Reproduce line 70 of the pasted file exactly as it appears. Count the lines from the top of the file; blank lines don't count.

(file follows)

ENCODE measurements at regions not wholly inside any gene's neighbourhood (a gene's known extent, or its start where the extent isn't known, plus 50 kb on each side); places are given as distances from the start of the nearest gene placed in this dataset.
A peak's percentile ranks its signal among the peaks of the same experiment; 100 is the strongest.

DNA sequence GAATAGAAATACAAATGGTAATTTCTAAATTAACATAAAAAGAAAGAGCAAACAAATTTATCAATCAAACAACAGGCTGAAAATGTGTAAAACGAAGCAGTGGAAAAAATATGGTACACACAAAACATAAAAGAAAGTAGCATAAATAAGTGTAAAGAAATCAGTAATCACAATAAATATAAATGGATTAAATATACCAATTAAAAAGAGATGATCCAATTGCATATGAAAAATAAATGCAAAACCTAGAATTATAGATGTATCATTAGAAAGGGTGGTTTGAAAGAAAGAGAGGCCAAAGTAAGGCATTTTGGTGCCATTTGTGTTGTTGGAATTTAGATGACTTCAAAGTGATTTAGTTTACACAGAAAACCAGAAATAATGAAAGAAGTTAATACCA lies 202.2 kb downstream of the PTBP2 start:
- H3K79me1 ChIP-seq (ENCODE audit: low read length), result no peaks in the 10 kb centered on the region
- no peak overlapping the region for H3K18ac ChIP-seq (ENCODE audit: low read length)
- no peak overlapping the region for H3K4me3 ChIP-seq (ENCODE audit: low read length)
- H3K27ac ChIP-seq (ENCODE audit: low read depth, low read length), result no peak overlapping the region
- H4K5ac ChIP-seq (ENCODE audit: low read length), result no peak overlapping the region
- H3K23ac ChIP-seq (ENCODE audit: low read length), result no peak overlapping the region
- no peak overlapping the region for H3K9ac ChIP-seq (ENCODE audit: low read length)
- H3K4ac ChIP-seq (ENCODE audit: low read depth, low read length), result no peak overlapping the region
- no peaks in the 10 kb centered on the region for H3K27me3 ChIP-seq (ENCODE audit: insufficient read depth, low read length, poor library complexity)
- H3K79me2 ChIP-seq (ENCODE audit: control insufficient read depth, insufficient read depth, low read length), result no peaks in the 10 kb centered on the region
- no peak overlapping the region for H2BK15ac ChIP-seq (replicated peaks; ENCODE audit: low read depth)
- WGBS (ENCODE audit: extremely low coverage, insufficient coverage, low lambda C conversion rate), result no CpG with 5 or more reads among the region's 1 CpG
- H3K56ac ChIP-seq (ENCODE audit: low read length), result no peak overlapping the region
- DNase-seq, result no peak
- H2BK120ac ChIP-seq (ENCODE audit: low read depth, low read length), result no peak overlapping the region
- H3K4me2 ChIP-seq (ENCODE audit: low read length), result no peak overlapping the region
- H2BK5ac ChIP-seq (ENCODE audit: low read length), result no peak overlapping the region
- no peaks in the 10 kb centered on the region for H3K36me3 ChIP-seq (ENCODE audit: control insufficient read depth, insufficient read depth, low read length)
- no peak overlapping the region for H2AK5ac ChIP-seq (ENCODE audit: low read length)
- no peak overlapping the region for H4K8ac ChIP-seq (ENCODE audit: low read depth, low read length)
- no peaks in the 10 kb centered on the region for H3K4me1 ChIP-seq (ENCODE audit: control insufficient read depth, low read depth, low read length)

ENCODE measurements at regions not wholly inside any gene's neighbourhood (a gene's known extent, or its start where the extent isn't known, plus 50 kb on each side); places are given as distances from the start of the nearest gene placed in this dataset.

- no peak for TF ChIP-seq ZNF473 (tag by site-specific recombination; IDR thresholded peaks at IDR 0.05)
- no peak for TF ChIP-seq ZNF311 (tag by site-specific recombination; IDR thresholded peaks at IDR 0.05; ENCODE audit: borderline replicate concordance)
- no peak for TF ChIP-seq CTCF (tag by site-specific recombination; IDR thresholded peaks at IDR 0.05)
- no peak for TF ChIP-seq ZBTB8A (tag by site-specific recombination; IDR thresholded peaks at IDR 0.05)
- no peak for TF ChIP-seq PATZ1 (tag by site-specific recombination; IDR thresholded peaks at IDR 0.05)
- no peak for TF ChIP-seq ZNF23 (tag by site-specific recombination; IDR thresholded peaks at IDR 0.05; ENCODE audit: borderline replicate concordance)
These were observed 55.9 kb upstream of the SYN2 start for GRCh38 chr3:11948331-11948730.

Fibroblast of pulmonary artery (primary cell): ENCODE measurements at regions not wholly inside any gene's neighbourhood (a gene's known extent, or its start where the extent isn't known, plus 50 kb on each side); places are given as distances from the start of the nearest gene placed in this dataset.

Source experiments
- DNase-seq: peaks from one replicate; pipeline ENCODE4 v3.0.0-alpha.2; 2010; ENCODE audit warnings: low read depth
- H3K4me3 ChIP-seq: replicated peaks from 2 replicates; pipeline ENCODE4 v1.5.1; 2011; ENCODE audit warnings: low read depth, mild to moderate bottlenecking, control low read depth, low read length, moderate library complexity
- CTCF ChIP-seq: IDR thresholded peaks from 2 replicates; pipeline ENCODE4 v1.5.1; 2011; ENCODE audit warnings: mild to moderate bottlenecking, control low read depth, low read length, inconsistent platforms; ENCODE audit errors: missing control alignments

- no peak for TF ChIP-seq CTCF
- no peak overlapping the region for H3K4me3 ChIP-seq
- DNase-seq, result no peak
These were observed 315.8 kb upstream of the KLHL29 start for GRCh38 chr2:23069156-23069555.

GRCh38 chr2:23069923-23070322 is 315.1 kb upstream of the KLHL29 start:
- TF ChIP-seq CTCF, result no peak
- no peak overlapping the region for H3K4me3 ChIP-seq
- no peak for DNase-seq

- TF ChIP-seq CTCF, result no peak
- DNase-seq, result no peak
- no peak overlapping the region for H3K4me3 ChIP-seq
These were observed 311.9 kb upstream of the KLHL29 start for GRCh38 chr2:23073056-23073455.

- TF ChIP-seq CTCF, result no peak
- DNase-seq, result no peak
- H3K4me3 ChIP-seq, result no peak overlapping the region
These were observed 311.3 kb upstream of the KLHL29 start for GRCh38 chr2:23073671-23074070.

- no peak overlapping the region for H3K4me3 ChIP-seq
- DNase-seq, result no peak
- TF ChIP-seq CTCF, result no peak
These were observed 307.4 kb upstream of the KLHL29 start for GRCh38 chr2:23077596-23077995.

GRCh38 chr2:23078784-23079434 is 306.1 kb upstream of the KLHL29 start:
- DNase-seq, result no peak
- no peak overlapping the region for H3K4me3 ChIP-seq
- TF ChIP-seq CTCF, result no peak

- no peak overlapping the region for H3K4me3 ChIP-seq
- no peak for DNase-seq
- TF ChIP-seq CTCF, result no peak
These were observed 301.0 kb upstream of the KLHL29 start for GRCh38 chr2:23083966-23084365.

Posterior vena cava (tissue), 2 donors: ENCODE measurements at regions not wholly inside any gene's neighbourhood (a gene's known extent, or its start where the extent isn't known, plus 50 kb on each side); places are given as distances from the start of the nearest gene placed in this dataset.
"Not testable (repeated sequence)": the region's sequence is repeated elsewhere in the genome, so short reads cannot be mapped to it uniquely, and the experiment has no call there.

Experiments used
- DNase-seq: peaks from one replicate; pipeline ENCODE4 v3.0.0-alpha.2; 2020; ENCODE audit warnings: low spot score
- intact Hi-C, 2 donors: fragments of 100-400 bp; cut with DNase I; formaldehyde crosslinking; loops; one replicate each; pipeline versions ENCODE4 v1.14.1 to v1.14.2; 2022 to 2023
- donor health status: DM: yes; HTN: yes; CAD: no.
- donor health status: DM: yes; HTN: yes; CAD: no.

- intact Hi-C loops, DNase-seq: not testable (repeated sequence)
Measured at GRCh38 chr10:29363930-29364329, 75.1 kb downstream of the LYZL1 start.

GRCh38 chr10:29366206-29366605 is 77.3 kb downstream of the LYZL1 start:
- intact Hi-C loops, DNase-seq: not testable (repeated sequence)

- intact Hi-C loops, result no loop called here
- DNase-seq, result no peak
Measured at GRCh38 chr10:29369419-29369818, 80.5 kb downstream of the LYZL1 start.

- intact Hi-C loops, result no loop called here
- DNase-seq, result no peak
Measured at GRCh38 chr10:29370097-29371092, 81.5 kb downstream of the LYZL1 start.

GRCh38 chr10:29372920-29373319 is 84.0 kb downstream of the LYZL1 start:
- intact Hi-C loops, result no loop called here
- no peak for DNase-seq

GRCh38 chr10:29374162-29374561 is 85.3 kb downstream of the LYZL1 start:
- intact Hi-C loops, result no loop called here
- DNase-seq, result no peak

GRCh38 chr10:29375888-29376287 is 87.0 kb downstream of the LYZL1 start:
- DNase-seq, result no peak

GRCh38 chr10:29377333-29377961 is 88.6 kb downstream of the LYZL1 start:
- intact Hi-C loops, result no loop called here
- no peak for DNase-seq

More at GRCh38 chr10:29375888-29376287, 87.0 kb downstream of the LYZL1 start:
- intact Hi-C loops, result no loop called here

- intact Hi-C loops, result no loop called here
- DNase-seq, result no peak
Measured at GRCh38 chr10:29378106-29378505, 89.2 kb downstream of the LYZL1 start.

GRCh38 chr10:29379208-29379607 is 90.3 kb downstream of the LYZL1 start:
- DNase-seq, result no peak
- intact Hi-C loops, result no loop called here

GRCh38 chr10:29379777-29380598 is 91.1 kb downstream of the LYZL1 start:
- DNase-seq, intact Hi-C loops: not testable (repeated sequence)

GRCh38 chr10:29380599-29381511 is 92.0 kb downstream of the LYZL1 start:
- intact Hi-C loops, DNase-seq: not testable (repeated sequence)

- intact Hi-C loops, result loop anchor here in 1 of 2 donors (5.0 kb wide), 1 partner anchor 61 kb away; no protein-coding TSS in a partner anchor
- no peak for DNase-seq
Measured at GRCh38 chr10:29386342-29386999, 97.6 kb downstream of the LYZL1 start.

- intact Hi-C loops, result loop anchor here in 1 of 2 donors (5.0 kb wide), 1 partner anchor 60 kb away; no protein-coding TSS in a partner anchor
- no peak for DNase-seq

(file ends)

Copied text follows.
- intact Hi-C, 2 donors: fragments of 100-400 bp; cut with DNase I; formaldehyde crosslinking; loops; one replicate each; pipeline versions ENCODE4 v1.14.1 to v1.14.2; 2022 to 2023